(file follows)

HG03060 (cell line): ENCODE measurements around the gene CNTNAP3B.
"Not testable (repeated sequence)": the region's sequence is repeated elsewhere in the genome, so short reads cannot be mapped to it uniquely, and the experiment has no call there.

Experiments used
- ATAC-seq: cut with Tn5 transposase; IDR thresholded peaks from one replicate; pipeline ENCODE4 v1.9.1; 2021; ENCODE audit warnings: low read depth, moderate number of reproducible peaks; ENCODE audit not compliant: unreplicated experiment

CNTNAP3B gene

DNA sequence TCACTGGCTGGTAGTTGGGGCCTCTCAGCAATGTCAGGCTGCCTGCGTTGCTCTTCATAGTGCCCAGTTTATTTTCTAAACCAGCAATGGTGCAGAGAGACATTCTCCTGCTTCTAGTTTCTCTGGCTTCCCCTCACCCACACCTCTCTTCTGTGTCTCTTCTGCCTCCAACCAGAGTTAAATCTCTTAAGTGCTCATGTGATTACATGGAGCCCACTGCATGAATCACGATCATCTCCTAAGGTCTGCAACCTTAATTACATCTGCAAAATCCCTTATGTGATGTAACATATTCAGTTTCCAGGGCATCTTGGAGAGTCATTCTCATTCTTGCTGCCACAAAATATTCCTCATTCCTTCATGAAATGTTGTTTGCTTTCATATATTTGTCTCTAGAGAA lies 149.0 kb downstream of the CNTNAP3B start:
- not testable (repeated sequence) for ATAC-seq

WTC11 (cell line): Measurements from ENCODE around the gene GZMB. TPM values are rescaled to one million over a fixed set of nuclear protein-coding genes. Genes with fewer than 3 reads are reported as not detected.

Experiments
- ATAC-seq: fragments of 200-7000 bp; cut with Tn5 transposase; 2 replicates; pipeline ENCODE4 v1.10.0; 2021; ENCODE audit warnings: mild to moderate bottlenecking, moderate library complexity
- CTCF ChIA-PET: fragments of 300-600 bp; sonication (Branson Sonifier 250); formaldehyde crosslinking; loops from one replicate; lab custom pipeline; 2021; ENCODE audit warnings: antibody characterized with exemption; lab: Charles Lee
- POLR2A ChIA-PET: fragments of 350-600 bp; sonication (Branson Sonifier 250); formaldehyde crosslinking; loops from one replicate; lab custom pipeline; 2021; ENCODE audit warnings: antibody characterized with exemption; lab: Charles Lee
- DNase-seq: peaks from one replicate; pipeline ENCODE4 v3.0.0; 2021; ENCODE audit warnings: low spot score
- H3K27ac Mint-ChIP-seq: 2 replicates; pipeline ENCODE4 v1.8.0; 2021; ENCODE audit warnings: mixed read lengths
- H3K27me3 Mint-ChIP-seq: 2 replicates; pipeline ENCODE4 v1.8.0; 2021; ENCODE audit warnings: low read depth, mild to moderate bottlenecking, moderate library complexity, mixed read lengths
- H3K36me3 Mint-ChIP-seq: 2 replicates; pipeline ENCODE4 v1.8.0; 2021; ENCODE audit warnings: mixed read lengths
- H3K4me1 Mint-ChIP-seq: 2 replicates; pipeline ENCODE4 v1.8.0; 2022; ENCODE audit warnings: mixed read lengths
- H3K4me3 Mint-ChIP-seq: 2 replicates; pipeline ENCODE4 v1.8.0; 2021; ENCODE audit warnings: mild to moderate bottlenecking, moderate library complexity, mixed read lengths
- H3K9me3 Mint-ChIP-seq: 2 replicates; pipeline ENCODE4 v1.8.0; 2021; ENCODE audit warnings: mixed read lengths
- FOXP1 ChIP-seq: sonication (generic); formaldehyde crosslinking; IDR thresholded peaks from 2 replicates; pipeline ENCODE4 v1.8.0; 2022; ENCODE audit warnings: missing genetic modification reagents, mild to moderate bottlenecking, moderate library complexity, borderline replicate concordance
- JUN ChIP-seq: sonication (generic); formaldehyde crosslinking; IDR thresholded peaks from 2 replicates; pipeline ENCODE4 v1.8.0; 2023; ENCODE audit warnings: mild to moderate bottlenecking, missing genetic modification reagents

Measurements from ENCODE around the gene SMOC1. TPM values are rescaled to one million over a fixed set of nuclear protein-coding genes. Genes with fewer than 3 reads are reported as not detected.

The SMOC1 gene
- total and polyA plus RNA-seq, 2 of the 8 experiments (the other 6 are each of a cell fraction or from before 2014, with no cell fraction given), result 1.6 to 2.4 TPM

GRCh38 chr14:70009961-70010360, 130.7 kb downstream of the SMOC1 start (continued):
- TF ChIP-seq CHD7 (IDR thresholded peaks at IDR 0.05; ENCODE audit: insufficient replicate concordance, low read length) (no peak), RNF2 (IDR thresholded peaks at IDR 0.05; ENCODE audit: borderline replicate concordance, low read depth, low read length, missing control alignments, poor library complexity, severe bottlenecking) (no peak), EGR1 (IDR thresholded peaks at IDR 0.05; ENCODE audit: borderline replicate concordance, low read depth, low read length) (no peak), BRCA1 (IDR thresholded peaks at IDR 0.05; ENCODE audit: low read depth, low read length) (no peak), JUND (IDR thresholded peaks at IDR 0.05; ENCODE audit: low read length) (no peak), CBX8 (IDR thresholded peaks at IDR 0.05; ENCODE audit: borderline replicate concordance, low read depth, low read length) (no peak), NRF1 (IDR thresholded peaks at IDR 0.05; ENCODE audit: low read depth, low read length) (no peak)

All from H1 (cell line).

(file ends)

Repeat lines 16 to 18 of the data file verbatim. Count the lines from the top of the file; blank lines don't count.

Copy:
- H3K36me3 Mint-ChIP-seq: 2 replicates; pipeline ENCODE4 v1.8.0; 2021; ENCODE audit warnings: mixed read lengths
- H3K4me1 Mint-ChIP-seq: 2 replicates; pipeline ENCODE4 v1.8.0; 2022; ENCODE audit warnings: mixed read lengths
- H3K4me3 Mint-ChIP-seq: 2 replicates; pipeline ENCODE4 v1.8.0; 2021; ENCODE audit warnings: mild to moderate bottlenecking, moderate library complexity, mixed read lengths